In the name of science, but with aim of saving lives, preventing injuries and reducing property losses, members of the New York City Fire Department (FDNY) spent much of the first two weeks in July setting fire to 20 abandoned townhouses on Governors Island, about a kilometer from the southern tip of Manhattan.
In a series of "live burn" experiments, conducted in collaboration with the National Institute of Standards and Technology (NIST) and Underwriters Laboratories (UL), New York firefighters challenged the conventional wisdom on, and tested new tactics for, controlling fires and rescuing occupants inside burning homes.
"We studied these fires from start to finish," explains NIST fire protection engineer Dan Madrzykowski , who led the NIST research contingent at Governors Island. "We turned these row houses into laboratories for real-life experiments that will provide guidance for improving fire-fighting tactics."
An abandoned Coast Guard barracks built in the 1980s served as the proving ground for so-called positive pressure techniques and other potentially useful ventilation-control and exterior fire suppression methods. The row houses were among structures scheduled for demolition as part of efforts to transform the former Coast Guard regional headquarters into a park and for other civic uses. The townhouses—wood-framed with brick exteriors—were supplied with the same package of sofas, chairs, beds, and other furnishings for the experiments. Each townhouse also was outfitted with about 100 sensors to measure temperatures, heat flows, concentrations of toxic gases and other variables. Cameras were installed inside each row house, as well as in front and back, to monitor and record conditions.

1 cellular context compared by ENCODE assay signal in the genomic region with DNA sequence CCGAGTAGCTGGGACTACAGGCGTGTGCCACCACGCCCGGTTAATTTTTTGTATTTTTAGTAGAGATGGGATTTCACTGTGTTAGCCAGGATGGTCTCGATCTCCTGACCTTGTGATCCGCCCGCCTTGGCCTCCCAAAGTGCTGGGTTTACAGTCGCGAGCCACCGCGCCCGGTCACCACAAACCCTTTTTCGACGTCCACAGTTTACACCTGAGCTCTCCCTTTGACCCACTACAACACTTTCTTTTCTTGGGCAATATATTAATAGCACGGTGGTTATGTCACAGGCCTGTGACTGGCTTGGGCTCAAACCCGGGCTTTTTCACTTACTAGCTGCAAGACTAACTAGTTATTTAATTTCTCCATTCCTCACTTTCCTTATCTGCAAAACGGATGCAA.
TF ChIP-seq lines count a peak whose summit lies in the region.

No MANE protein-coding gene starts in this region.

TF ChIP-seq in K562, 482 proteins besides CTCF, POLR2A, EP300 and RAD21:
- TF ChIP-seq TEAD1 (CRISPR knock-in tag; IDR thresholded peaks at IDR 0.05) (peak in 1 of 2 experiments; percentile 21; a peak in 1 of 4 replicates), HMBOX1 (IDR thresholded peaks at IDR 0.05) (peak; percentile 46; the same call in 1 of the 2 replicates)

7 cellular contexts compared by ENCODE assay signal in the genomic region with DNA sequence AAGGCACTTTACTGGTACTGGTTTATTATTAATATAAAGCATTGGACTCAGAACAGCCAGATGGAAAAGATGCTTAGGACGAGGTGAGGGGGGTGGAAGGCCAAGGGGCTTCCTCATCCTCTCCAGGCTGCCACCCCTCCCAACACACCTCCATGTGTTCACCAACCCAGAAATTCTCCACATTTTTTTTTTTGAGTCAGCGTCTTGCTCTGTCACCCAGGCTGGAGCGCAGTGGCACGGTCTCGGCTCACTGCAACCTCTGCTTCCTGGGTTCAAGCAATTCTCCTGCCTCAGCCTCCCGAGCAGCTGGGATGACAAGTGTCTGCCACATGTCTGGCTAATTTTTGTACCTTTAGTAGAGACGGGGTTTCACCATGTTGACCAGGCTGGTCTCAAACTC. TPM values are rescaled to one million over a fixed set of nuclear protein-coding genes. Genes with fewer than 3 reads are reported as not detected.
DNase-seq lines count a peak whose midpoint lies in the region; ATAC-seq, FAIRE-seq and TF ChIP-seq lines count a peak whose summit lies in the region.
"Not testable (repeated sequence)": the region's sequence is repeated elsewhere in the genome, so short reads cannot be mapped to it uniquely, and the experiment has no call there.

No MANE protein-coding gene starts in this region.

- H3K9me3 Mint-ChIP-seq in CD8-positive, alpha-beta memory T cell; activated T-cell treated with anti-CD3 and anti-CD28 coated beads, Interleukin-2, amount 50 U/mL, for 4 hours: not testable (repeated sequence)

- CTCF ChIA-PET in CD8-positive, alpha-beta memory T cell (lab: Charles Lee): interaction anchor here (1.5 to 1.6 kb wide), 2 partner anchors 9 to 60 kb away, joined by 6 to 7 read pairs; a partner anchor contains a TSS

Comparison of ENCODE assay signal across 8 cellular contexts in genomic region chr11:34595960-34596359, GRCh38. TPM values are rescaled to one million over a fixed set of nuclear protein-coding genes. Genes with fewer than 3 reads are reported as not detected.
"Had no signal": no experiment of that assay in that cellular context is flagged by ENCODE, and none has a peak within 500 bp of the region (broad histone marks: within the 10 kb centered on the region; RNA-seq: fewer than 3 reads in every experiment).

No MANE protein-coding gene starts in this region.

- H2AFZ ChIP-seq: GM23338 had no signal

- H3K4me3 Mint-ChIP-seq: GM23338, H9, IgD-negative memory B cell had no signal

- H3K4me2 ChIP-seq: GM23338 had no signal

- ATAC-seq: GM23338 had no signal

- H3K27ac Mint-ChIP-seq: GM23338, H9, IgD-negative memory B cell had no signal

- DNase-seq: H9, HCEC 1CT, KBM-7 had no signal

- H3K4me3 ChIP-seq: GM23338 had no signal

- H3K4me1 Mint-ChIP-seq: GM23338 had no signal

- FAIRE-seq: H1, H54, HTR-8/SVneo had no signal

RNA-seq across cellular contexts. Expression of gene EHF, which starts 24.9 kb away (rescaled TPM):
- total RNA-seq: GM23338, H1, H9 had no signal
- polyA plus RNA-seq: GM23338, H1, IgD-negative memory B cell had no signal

The primary motivation for the live burn experiments are the changing dynamics of fires. The contents of American homes have changed significantly in the past few years. Plastics and other synthetic materials have replaced the natural materials that once made up the bulk of furniture items. In addition, modern living spaces tend to be more open, less compartmentalized.
As a result, interior house fires tend to burn faster and hotter today. The average time to flashover—the extremely perilous phenomenon that occurs when heat builds up in a burning structure's contents and components to the point that they burst into flames simultaneously—has dropped dramatically since the 1980s.
The experiments evaluated individual and combinations of methods for strategically ventilating and isolating fires to prevent flashover—or at least delay it. In contrast, kicking a door open or breaking a window without knowledge of conditions inside could create a portal for air that can literally fan the flames.
"Fire consumes all the oxygen in a building, and when we ventilate the building, oxygen-induced flashover can occur," explains Robert Maynes, FDNY deputy assistant chief. "That impacts the safety of our firefighters."
Information gathered and lessons learned during Governors Island tests will be shared with fire departments throughout the nation. In addition, NIST will use the data to improve the accuracy and improve the capabilities of its widely used fire modeling software.
"These on-the-ground fire tests—in collaboration with FDNY and Underwriters Laboratories—provide a great opportunity for NIST to gather data at full-scale. The data will strengthen the scientific underpinnings of modern fire-fighting tactics and technologies, improve their effectiveness, enhance fire fighter safety, and lead to better building codes and standards," said Shyam Sunder, the director of NIST's Engineering Laboratory.
To view FDNY's video on the Governors Island Ventilation and Suppression Exercise, go to: https://youtu.be/axWirHFKD8U
Find out more about fire research at NIST.